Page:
MCRB provides initial comments to government on the draft cybersecurity framework, and discusses cybersecurity with MPs
MCRB and other business and civil society stakeholders with an interest in cybersecurity were invited to Naypyidaw on 25 January to participate in a consultation hosted by the Ministry of Transport and Communication (MoTC).
The meeting was attended by around eighty participants, most of them from government, but telecoms operators and other CSOs were also present. MoTC had sought input on the benchmarking studies prepared by MoTC, with support from the World Bank. The studies are being used to identify critical gaps in Myanmar’s existing policy and legal framework.
MCRB welcomed the studies as an evidence-based approach to policy and lawmaking in Myanmar, and MoTC’s stated intention to hold open consultations with a wide range of stakeholders on the forthcoming draft policy and legal framework. Several senior MoTC officials, including Permanent Secretary U Soe Thein, had referred to this in their remarks at the third Myanmar Digital Rights Forum (MDRF) on 18/19 January in Yangon, and the MDRF had concluded with a call for new policies and laws that safeguard digital rights in Myanmar, and a fully consultative process to achieve this. MCRB understands from MoTC that forthcoming consultations are tentatively scheduled for mid-February 2019.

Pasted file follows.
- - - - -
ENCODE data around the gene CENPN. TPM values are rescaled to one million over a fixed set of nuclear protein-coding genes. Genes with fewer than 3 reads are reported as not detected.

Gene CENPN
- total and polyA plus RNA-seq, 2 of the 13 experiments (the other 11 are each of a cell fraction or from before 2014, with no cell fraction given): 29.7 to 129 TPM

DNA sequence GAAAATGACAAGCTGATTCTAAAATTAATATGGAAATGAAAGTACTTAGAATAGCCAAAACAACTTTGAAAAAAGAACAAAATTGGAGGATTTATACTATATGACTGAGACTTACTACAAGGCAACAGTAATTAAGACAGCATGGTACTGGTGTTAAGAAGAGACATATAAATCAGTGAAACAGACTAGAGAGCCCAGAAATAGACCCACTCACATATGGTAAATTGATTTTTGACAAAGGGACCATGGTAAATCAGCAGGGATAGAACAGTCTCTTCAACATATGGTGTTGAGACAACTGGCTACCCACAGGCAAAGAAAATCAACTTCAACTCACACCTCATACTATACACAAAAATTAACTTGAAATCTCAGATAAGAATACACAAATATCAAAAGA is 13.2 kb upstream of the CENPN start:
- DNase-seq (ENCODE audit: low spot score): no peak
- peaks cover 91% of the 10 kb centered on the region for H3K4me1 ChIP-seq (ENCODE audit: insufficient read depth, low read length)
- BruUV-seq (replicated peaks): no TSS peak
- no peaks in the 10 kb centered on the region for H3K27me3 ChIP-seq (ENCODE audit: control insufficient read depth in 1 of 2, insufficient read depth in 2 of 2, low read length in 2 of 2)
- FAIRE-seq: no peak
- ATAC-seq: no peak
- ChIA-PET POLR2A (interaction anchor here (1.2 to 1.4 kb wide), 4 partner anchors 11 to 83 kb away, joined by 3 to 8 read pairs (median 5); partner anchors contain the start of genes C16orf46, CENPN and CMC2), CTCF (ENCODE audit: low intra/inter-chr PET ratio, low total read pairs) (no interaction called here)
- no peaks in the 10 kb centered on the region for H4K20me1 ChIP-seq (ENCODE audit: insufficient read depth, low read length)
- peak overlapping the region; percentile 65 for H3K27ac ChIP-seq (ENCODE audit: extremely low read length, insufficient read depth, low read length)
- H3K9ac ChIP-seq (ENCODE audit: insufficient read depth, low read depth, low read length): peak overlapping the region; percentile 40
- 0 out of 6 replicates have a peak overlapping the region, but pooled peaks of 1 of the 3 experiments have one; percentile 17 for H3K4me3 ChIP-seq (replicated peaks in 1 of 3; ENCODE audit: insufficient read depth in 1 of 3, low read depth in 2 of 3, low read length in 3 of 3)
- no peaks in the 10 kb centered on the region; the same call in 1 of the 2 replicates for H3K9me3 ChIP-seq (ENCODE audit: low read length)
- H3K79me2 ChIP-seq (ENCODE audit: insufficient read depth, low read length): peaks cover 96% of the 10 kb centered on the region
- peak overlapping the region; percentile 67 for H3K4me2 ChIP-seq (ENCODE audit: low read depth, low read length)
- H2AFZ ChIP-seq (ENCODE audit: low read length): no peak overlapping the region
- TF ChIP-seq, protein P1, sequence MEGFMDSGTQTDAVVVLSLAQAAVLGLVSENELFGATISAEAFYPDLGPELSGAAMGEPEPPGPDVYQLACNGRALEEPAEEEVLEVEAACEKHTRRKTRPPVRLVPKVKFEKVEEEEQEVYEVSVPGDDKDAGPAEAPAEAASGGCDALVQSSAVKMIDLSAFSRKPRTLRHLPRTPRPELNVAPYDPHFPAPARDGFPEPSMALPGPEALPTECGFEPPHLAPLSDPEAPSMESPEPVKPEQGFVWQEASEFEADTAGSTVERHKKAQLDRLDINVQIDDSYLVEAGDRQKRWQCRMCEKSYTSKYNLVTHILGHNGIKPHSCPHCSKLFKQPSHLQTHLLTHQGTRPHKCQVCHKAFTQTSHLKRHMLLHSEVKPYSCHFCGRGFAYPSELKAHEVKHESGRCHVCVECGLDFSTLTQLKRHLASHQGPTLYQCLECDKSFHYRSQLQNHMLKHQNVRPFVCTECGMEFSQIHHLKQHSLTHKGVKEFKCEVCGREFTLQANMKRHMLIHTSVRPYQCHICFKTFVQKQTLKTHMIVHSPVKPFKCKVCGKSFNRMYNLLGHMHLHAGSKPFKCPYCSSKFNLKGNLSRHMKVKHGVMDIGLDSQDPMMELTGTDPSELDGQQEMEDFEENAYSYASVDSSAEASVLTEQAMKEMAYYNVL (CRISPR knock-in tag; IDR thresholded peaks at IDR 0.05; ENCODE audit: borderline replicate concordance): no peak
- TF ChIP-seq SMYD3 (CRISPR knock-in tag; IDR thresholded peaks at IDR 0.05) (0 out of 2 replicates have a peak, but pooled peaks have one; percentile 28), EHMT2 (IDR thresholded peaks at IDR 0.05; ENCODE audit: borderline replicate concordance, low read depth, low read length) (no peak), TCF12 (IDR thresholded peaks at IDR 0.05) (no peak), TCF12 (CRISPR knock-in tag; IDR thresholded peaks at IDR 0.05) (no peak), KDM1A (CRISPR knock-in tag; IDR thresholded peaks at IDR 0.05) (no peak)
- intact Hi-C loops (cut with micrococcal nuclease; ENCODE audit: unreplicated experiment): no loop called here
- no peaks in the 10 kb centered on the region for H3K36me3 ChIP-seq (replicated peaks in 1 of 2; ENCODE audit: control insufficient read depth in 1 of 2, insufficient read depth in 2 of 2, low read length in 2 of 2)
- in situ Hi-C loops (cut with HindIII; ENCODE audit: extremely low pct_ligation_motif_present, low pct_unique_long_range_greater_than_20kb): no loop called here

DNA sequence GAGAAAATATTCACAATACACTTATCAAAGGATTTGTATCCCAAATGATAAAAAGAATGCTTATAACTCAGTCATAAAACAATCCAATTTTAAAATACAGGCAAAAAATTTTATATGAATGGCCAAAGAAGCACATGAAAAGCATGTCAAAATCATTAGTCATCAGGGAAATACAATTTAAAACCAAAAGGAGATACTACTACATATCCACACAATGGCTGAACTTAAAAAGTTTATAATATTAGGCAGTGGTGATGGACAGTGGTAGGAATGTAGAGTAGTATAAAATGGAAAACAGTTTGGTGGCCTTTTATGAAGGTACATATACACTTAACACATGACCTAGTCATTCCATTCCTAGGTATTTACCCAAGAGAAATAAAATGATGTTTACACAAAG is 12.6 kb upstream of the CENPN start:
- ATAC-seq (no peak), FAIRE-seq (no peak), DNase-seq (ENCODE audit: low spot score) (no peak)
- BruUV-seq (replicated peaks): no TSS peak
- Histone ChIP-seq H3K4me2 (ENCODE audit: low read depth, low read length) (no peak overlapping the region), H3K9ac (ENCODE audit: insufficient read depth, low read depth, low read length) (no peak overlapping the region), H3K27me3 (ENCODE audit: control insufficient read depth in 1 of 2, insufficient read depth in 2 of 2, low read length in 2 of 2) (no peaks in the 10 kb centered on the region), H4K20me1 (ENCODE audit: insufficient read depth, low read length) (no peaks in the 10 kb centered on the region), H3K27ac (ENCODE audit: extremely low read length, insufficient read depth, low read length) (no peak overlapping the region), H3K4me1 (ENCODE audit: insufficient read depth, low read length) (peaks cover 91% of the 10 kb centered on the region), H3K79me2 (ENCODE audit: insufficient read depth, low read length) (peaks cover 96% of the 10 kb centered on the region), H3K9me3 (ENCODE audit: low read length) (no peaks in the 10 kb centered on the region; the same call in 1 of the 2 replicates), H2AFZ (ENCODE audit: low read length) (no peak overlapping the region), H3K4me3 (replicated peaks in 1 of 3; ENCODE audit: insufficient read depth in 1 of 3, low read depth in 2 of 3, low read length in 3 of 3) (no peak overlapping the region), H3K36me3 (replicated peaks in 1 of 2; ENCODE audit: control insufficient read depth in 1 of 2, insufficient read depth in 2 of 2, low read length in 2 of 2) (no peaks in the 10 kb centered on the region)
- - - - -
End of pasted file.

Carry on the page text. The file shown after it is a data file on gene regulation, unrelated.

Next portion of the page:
At the 25 January consultation, MCRB and a number of other stakeholders including Ministries, expressed concerns about the scope and speed of the process of drafting such complex policies and laws. A longer and more structured consultation period with stakeholders – including legislators - is needed, to enable them and the Government to identify all the relevant issues and develop the necessary detailed draft laws in a coherent framework. On 23 January MCRB met with a group of Parliamentarians who have an interest in cybersecurity, who are aware that they need a solid understanding of the issues at stake, to pass effective legislation on these complex and evolving issues.
In addition, MCRB and many others expressed concerns that a single law was unwise, and that the three areas proposed to be covered in the forthcoming cyber law (E-Government, E-Commerce and Cybersecurity) should be addressed in separate, but complementary, laws. MCRB also encouraged the government to use this opportunity to clean up the existing legal framework for ICT and telecoms, and repeal contradictory and outdated existing laws relating to ICT.
These oral comments have been followed up with a written submission.
In its comments, MCRB drew on a series of policy briefs recently prepared for the MDRF and the recommendations from its ICT Sector Wide Impact Assessment: